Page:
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Wednesday, February 06, 2013

It's Not the Water

OPB started teasing a story about beer and water last night that upon inspection this morning is, well, a bit thin:
That claim may have been marketing shtick, but Medford home brewer Steven Wyatt really does believe starting with the right water is the foundation for a great beer. 
“If you speak to any beer connoisseur, they will tell you their favorite beer comes from a region because of the water,” he says. 
So Wyatt hiked to Boundary Springs, headwaters of the Rogue River, and packed out fifteen gallons of water.  His father-in-law, a hydrologist, put the bug in his ear: “The real definition, if somebody said something is pristine. That’s what I think the Boundary Springs headwaters of the Rogue tastes like.”

The irony, of course, is that all of this is marketing shtick.  OPB takes the story in a slightly more reputable direction, discussing water conservation among breweries, but they leave this kind of thing hanging out there:
[Standing Stone brewer Larry] Chase has never heard of anyone hiking and packing out water to brew with, but he says that differences in water quality helped shape the history of brewing and the different styles of beer that become popular in Europe.
No doubt Chase would have also told them that it's completely beside the point now, since breweries have chemical control over their water.  They take stuff out, they put stuff in.  And unlike brewing in the 19th century and earlier, breweries make tons of different beer styles, not limited to those of a single style or within a narrow range of styles suited to their water.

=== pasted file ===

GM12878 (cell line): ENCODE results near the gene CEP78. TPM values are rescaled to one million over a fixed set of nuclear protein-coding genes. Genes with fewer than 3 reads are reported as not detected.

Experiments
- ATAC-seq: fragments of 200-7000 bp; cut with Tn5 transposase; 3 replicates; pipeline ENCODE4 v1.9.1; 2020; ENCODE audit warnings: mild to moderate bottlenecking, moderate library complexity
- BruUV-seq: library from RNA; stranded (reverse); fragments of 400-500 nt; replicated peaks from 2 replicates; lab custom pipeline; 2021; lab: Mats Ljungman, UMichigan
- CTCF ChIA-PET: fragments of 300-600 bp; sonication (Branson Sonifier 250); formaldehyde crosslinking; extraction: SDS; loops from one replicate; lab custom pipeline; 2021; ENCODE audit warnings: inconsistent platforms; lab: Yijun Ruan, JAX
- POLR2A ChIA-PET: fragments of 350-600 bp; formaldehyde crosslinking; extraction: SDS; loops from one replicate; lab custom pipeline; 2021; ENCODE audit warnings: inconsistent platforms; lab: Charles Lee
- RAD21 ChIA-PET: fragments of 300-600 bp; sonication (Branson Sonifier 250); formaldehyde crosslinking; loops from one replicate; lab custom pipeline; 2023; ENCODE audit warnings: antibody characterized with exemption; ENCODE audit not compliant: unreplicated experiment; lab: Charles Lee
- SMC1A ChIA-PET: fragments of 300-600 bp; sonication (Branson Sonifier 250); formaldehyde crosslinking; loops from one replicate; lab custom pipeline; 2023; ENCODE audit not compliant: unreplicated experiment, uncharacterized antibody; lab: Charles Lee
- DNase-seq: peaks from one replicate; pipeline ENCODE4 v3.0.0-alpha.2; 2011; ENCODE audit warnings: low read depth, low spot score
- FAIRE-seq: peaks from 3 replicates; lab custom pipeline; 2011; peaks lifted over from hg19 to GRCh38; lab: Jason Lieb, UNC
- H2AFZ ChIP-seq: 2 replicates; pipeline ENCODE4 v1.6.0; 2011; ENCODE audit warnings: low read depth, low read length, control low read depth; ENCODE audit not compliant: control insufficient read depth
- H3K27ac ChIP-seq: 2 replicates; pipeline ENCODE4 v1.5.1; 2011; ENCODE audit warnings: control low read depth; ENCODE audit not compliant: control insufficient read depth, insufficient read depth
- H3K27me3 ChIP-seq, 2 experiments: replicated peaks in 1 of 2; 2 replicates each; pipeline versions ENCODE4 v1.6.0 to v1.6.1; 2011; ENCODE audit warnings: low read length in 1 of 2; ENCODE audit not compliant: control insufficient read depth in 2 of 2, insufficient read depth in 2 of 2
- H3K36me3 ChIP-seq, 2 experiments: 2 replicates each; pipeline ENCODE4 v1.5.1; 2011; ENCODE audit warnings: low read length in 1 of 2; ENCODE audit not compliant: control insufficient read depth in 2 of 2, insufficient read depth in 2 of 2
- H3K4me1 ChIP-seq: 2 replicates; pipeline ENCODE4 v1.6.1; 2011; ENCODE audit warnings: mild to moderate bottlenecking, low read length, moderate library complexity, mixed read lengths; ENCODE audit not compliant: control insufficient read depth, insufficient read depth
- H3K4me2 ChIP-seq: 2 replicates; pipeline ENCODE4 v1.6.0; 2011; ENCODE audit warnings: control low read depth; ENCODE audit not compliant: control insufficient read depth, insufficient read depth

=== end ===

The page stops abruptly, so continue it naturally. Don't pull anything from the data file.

For generations, breweries across the country have used the purity of their water to sell beer.  (It's not limited to North America, but I don't think any place took to the levels we did.)  It has become an unshakable belief, now, one repeated on radio stories.  "Rocky Mountain Spring Water," "Land of Sky Blue Waters," and my fave, Oly's artesian series from the 70s and 80s:

There's not great crime here, except that OPB just perpetuated that old myth.  It would have spoiled a fun, evocative little piece, but one sentence discussing 21st century brewing would have been better journalism.


  1. Not to mention that beer became popular in part because it was safer to drink than untreated water.

  2. My favorite story on this was from Karl Ockert who was visiting a friend who was brewing in Burton upon Trent in England. Because they made so much Carling Black label at the brewery, they actually used reverse osmosis to remove all the minerals/salts from the water. When they brewed pale ale, they actually had to add the salts back manually. Oh the irony....

  3. irony: "the use of words to convey a meaning that is the opposite of its literal meaning."

  4. Did I use it wrong, Shawn? Isn't that what the article is implying, that it's not really marketing shtick this time, when in fact, the *irony* is that the whole piece conveys information received by decades of marketing shtick?

  5. Thank you for calling attention to this silliness. I grit my teeth every time I hear Coors brag about their "Crisp Rocky Mountain Springwater" or whatever it is they put in their tasteless product.

  6. Jeff, I was referring to Bill's comment. "Oh the irony..." is what he wrote, and it wasn't ironic at all. Sorry for the confusion.

  7. Shawn, irony also means "an outcome of events contrary to what was, or might have been, expected." In that sense it IS ironic, since you wouldn't expect Burton brewers to have to add salts/minerals to the water that made their town famous as a brewing center.

    If you're going to nitpick meanings, you might want to consider all the meanings of a word before you do it. (In fact, your criticism of what you see as a mis-use might be construed as ironic by others?)

  8. I've always got a kick out of Rogues "free range coastal" water.

  9. You didn't want to insert Fred Eckhardt's well-worn joke about Olympia? "Well, if 'It's the Water', can't we do something about it?"